The African National Congress is starting its “dispute resolution process” in a bid to address the a.
After last week's piece on nicknames, I take the liberty of indulging myself once more in this hilarious subject.
I thought I had heard them all - Wiseman, Peculiar, Togetherness, Procrastination, Euphoric, Myson - until an e-mail landed on my desk this week.
The writer, who quotes Home Affairs as his source, lists interesting names that have been recorded by the department in KwaZulu-Natal since the advent of cellphones.
Enjoy: Network Madondo, Subscriber Zulu, Nokia Khumalo, Siemens Mdlalose, Motorola Buthelezi, Dial Ngubane, Vodacom Mkhize, Voicemail Ngobese, Simcard Makhathini and, my all-time personal favourite, Pleasecall Ndlovu.
Out where I live there is a fellow who was so moved at fathering offspring that he gave them names that made an unequivocal statement. The kids are Me and Myself.
Strange that I should find that kind of queer, for when I was a kid I was not too chuffed that my parents had merely named me Charles. They had taken the easy, unimaginative way out.
I felt particularly jealous of two boys named Advocate and Benediction. With the benefit of Bantu education, I grew up to take issue with African folk who give their children names with profound meanings but then translate them into English.
So Letlhogonolo (a beautiful name in Setswana) becomes the frowned-upon and much less sophisticated "Fortunate".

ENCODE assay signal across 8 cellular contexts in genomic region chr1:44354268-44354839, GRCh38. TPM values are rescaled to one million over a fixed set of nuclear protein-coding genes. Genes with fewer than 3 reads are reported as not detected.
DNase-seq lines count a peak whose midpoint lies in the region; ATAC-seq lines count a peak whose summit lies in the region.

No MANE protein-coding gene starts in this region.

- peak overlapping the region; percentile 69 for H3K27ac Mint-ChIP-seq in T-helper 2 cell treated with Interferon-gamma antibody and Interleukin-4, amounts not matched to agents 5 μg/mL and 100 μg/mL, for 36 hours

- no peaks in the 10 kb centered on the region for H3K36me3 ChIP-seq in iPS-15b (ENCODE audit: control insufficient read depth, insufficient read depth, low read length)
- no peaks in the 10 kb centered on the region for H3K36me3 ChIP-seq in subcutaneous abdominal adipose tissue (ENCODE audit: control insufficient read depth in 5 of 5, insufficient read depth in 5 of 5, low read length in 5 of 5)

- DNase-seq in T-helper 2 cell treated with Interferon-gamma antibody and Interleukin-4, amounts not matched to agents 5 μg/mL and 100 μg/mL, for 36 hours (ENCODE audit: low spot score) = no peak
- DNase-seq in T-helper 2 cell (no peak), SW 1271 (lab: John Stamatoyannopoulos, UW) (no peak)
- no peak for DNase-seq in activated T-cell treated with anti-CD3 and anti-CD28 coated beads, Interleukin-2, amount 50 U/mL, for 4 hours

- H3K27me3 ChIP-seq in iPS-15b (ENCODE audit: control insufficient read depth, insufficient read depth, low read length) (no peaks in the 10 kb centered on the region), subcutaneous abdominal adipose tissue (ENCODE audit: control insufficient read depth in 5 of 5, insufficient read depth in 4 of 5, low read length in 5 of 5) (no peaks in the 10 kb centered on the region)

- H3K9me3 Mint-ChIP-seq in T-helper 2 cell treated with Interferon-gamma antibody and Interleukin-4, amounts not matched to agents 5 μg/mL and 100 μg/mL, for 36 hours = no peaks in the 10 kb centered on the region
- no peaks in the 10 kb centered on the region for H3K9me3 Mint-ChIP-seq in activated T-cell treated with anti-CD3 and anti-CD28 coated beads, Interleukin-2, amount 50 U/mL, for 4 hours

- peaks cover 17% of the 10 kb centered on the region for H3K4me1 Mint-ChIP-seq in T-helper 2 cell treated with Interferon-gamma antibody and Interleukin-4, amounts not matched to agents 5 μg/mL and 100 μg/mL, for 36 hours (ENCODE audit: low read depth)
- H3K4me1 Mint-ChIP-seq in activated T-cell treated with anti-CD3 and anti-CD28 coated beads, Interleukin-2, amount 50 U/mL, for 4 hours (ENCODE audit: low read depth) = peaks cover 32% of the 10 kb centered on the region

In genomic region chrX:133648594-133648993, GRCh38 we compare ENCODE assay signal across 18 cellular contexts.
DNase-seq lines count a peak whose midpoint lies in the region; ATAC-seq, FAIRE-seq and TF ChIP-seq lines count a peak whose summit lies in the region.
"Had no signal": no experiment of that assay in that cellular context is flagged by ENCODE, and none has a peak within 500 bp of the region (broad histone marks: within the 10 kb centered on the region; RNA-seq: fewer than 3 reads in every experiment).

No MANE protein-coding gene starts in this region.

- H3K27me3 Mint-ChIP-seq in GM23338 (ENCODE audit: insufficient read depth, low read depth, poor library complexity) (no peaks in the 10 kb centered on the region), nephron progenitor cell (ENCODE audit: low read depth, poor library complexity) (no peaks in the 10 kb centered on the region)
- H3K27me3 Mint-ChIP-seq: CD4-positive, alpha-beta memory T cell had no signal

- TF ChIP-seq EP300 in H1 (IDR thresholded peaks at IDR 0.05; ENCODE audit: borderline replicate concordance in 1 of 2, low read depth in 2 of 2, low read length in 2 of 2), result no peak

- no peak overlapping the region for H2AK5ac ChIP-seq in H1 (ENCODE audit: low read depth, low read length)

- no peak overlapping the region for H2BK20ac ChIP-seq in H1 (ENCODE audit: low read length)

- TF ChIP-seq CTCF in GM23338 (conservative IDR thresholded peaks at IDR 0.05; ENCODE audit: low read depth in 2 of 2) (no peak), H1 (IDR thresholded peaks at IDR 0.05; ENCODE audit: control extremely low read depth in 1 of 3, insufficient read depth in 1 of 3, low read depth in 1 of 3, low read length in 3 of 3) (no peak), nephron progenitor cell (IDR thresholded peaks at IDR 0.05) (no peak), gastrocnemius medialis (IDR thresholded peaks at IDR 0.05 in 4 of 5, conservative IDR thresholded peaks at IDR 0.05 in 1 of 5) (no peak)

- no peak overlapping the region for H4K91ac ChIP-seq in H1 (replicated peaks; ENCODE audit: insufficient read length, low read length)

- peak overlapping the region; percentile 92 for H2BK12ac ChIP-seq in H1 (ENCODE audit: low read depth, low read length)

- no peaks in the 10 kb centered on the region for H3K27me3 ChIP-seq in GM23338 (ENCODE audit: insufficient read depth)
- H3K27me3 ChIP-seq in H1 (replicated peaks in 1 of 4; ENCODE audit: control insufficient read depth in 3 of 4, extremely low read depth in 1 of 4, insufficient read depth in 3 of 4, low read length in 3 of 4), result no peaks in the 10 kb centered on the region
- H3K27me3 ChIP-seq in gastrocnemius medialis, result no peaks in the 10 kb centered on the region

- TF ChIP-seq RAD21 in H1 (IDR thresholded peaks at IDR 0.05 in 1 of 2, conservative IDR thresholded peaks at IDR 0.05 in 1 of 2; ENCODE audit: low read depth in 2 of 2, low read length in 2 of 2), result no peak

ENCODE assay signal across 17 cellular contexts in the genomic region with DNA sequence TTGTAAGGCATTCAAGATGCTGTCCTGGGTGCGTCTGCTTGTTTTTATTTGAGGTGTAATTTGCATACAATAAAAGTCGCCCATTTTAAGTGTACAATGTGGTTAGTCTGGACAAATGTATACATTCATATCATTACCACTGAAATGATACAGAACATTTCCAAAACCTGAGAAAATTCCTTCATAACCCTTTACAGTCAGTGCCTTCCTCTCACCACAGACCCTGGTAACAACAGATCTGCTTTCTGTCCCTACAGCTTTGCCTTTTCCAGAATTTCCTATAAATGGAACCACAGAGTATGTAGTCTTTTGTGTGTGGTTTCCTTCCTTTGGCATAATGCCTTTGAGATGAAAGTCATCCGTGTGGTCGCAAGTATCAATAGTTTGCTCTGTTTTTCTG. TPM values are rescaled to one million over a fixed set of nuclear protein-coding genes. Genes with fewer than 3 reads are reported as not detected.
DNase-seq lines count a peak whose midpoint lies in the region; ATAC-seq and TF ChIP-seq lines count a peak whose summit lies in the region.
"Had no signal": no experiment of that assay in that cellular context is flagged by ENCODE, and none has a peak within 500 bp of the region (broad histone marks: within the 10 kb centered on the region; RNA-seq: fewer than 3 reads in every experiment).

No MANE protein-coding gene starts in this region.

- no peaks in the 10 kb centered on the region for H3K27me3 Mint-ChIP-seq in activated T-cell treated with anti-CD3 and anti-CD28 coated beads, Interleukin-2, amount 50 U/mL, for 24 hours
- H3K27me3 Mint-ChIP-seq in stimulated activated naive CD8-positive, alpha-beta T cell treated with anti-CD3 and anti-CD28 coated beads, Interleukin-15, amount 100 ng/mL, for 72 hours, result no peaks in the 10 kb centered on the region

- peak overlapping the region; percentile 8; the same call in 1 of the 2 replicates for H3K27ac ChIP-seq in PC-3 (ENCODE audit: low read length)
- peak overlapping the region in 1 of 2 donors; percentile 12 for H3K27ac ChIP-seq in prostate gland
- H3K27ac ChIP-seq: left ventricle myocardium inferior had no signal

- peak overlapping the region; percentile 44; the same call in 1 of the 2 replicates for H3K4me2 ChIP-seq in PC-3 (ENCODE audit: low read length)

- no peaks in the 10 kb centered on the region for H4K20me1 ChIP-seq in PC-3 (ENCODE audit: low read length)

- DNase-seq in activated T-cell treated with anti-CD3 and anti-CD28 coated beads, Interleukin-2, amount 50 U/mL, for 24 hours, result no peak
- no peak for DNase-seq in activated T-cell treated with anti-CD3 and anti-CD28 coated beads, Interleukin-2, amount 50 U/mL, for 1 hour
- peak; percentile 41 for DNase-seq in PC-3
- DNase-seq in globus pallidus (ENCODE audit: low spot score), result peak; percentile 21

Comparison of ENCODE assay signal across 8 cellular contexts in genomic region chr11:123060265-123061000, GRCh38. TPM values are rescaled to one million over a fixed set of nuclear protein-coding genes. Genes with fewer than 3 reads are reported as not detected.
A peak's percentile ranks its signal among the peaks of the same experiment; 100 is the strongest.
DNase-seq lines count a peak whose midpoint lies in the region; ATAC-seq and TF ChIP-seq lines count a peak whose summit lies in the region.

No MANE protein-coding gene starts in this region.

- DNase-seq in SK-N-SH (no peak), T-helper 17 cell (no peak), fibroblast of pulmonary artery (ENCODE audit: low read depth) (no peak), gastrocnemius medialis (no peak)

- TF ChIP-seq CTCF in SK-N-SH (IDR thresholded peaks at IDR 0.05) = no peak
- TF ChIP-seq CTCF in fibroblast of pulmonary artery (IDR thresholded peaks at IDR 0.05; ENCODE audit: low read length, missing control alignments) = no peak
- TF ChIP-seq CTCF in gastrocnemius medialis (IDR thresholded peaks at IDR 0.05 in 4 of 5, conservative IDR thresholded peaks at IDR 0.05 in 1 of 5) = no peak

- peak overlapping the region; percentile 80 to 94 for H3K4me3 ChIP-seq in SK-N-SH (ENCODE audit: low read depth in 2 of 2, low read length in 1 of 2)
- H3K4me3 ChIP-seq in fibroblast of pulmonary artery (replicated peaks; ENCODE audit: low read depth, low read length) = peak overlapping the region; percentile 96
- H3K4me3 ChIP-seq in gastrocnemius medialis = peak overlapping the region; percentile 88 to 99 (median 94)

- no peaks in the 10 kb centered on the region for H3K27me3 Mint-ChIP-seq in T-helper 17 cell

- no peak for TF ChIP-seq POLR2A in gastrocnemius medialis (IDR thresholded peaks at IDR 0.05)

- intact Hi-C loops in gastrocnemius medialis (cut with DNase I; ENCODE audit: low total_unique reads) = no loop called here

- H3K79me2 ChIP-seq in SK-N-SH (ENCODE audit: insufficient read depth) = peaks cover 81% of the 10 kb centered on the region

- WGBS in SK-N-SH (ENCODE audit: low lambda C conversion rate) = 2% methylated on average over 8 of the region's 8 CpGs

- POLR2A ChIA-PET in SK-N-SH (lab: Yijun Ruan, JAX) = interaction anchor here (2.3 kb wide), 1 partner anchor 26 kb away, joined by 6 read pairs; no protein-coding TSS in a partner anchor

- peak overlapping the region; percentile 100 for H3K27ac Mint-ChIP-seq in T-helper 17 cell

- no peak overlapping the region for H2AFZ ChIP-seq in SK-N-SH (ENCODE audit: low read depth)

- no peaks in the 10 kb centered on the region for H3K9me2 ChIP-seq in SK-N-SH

Years back, I wrote a column in which I brazenly and quite insensitively questioned the notion of parents who go this route. Why, I demanded, do people want to express their lifelong ambitions or political aspirations through their children? For example, I bet you there is someone out there named Viva.
A day after the publication of that piece, I received a couple of irate calls from readers who admonished me in unprintable language for insulting their parents.
One of them cried as she shrieked insults into my ear, telling me how much she loved her late parents in spite of me taking them "for granted".
She was just short of accusing me of causing their parents' death.
I apologised then, and apologise now, to the parents of those who bear the funny-ha-ha names herein. But when the caller suggested I go to do my ablutions, I calmly put the phone down.
Reminds me, though, of a fellow who introduced himself as Dick. "Is that your name or does that describe you?" came the sharp retort from the other party.
At times like these, I am grateful to my parents for calling me plain Charles.
No tricks, no gimmicks.